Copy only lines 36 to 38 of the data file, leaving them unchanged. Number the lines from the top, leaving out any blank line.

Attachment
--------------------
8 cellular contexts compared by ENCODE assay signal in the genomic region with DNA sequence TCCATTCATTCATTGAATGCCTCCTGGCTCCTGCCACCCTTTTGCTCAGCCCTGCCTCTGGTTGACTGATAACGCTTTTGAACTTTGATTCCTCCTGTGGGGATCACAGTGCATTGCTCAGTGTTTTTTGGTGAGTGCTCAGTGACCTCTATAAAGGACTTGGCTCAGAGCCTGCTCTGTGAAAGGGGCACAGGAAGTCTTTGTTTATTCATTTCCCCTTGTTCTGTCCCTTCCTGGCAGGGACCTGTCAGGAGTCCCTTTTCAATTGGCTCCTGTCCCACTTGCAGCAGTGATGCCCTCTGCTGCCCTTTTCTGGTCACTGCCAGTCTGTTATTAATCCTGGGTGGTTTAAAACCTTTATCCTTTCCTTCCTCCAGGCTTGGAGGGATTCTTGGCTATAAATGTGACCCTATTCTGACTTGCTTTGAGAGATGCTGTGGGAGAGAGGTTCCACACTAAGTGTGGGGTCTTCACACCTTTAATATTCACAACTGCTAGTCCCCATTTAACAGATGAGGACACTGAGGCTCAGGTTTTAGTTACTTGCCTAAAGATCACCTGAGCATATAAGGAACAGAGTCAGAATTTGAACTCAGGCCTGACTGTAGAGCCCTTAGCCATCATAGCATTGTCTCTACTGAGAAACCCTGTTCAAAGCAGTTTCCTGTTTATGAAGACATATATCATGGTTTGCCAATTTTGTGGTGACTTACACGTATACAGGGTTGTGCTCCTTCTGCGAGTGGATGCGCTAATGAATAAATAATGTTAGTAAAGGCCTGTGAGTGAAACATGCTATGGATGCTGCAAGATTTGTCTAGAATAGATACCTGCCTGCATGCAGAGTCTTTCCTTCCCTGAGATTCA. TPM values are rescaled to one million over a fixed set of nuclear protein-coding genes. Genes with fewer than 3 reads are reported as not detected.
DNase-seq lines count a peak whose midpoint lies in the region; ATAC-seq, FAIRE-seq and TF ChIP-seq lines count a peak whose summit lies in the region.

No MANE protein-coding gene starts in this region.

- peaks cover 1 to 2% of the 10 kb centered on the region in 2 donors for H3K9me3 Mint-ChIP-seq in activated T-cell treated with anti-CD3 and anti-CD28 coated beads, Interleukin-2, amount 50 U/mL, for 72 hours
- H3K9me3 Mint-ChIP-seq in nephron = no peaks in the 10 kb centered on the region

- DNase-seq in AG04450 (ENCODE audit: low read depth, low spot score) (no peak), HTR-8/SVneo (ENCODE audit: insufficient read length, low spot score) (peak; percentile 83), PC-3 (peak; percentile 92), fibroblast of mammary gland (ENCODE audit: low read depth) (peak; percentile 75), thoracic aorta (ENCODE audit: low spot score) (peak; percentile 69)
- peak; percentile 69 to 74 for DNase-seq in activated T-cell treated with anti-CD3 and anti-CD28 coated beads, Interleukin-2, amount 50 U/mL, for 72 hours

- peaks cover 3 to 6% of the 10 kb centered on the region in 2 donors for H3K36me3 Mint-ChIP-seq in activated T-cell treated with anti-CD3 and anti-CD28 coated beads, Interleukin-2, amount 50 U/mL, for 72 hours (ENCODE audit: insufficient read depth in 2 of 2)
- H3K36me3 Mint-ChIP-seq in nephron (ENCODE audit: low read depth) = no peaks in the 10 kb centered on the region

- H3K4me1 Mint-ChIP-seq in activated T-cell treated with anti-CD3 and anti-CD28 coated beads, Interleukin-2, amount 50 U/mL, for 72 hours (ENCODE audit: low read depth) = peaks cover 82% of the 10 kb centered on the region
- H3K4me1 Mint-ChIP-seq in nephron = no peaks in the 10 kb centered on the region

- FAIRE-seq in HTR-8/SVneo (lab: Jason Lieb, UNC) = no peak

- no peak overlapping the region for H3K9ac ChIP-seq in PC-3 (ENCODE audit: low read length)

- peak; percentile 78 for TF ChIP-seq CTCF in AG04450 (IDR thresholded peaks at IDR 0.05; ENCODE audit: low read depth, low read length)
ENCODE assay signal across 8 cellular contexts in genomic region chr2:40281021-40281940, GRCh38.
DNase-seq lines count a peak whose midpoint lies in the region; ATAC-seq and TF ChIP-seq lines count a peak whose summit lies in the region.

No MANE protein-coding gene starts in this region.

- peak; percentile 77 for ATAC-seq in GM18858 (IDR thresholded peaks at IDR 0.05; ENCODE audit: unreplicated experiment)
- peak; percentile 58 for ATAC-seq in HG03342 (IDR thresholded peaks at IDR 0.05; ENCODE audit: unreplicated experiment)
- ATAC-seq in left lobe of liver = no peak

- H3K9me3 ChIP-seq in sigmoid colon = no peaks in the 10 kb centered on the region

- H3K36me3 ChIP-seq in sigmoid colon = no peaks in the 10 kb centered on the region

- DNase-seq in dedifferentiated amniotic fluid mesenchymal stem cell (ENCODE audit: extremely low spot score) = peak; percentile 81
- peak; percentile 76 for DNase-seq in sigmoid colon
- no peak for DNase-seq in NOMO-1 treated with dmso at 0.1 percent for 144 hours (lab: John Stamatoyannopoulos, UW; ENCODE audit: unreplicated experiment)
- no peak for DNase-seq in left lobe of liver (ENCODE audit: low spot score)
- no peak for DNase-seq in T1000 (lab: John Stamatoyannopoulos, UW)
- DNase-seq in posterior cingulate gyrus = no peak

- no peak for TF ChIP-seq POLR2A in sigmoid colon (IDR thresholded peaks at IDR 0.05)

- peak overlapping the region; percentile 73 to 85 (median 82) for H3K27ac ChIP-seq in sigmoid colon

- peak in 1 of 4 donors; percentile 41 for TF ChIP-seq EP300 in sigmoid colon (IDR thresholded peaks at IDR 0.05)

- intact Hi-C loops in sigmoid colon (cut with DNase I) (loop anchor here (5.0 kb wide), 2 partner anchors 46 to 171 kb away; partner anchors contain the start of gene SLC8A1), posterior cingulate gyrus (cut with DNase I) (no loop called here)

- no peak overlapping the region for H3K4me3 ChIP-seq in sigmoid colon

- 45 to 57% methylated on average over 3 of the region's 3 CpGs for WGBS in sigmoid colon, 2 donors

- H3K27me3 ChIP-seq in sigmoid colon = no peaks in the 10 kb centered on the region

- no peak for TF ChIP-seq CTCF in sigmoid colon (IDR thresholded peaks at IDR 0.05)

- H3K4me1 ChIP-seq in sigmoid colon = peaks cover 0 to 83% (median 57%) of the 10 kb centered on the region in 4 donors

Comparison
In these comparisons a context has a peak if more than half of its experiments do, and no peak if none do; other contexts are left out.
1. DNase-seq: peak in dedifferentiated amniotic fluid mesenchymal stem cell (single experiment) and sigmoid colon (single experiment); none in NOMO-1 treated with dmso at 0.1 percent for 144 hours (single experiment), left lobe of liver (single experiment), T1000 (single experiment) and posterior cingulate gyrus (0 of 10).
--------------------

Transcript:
- no peak for TF ChIP-seq CTCF in sigmoid colon (IDR thresholded peaks at IDR 0.05)

- H3K4me1 ChIP-seq in sigmoid colon = peaks cover 0 to 83% (median 57%) of the 10 kb centered on the region in 4 donors

Comparison